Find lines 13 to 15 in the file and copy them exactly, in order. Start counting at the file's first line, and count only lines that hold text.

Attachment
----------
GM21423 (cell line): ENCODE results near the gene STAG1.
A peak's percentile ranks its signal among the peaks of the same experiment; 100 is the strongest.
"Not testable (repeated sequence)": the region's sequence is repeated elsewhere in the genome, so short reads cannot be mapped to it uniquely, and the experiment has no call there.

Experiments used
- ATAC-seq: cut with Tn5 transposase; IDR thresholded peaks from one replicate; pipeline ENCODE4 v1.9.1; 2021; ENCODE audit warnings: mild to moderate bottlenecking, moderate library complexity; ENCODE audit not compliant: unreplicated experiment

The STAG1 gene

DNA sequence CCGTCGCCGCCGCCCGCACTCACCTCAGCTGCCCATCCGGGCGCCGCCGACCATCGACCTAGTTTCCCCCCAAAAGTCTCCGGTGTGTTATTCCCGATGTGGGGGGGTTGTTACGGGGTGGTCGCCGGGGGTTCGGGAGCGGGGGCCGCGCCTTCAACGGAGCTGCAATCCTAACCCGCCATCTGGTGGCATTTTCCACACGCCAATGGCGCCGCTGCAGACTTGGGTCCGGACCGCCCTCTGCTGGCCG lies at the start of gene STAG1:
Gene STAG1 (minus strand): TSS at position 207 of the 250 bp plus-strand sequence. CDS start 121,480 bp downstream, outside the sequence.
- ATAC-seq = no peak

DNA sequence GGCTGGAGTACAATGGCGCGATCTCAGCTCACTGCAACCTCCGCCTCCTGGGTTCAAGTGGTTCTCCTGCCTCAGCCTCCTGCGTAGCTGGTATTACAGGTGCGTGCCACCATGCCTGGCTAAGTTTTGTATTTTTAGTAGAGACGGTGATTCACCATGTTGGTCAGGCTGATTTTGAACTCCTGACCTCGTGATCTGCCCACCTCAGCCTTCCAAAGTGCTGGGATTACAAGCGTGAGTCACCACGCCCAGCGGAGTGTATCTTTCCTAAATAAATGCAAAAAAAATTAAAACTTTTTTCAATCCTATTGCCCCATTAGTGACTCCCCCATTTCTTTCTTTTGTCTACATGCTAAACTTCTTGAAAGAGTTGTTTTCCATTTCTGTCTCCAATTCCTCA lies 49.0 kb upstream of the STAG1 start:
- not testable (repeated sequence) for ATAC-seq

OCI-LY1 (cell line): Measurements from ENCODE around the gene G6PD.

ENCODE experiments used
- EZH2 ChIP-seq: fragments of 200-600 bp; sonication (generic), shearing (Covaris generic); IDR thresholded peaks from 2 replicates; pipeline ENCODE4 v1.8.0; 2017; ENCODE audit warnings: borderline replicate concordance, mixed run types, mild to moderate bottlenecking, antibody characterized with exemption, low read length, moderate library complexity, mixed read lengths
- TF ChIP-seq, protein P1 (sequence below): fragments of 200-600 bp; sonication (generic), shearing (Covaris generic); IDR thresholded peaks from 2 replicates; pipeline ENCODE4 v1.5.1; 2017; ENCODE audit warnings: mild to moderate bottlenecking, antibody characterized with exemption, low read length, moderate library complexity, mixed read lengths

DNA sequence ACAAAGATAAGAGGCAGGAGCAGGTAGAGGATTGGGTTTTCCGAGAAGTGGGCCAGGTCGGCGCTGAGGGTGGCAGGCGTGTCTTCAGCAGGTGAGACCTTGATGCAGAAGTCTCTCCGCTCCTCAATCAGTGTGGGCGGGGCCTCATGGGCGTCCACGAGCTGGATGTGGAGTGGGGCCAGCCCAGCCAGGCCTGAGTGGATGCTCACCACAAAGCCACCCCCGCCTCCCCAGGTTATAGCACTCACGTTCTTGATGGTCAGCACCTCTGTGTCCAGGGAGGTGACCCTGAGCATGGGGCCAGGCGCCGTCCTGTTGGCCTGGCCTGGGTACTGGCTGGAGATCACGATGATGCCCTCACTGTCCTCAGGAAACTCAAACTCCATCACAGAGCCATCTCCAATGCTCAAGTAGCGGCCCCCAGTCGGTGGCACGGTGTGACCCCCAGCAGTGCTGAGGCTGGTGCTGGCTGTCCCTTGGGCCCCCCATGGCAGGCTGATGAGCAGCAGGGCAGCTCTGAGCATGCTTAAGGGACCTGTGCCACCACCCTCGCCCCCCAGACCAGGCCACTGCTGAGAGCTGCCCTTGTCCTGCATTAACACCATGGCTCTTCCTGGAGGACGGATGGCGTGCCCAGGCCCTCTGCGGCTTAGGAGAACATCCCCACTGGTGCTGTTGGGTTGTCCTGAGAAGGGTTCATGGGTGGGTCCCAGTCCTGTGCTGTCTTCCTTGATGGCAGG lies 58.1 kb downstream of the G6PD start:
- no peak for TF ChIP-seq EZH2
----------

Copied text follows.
ENCODE experiments used
- EZH2 ChIP-seq: fragments of 200-600 bp; sonication (generic), shearing (Covaris generic); IDR thresholded peaks from 2 replicates; pipeline ENCODE4 v1.8.0; 2017; ENCODE audit warnings: borderline replicate concordance, mixed run types, mild to moderate bottlenecking, antibody characterized with exemption, low read length, moderate library complexity, mixed read lengths
- TF ChIP-seq, protein P1 (sequence below): fragments of 200-600 bp; sonication (generic), shearing (Covaris generic); IDR thresholded peaks from 2 replicates; pipeline ENCODE4 v1.5.1; 2017; ENCODE audit warnings: mild to moderate bottlenecking, antibody characterized with exemption, low read length, moderate library complexity, mixed read lengths